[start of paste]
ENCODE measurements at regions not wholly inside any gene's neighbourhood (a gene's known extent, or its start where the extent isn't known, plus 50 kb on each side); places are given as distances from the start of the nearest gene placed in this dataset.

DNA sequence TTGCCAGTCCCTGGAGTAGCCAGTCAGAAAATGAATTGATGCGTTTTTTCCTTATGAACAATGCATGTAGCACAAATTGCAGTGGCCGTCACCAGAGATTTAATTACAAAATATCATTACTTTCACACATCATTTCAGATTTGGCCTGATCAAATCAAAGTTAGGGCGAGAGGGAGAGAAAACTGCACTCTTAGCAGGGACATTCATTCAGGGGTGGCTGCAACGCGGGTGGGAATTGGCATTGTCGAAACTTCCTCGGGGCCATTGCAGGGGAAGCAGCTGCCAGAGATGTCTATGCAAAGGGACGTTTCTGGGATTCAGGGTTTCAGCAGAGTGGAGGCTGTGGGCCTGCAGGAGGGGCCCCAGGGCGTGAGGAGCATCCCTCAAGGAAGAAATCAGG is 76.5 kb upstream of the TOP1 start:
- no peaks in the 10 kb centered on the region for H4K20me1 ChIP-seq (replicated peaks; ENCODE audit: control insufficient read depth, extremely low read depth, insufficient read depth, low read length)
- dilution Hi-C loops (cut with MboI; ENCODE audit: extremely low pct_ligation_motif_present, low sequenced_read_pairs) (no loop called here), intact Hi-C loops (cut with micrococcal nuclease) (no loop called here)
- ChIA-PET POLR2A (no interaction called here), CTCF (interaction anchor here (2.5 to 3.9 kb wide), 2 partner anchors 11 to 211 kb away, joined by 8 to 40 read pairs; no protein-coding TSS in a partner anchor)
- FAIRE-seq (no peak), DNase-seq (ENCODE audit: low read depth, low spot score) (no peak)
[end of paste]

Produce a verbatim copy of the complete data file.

ENCODE measurements at regions not wholly inside any gene's neighbourhood (a gene's known extent, or its start where the extent isn't known, plus 50 kb on each side); places are given as distances from the start of the nearest gene placed in this dataset.

DNA sequence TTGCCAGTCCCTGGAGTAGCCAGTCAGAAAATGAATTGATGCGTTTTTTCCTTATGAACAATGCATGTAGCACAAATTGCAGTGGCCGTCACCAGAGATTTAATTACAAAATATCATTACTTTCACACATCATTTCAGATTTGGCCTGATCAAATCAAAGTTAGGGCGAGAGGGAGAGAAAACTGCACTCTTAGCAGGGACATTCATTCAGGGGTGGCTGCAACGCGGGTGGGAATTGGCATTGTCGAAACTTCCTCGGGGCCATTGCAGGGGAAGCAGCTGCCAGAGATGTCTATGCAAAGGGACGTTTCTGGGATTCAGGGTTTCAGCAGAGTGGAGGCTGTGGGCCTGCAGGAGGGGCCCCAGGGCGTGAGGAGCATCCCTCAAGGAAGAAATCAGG is 76.5 kb upstream of the TOP1 start:
- no peaks in the 10 kb centered on the region for H4K20me1 ChIP-seq (replicated peaks; ENCODE audit: control insufficient read depth, extremely low read depth, insufficient read depth, low read length)
- dilution Hi-C loops (cut with MboI; ENCODE audit: extremely low pct_ligation_motif_present, low sequenced_read_pairs) (no loop called here), intact Hi-C loops (cut with micrococcal nuclease) (no loop called here)
- ChIA-PET POLR2A (no interaction called here), CTCF (interaction anchor here (2.5 to 3.9 kb wide), 2 partner anchors 11 to 211 kb away, joined by 8 to 40 read pairs; no protein-coding TSS in a partner anchor)
- FAIRE-seq (no peak), DNase-seq (ENCODE audit: low read depth, low spot score) (no peak)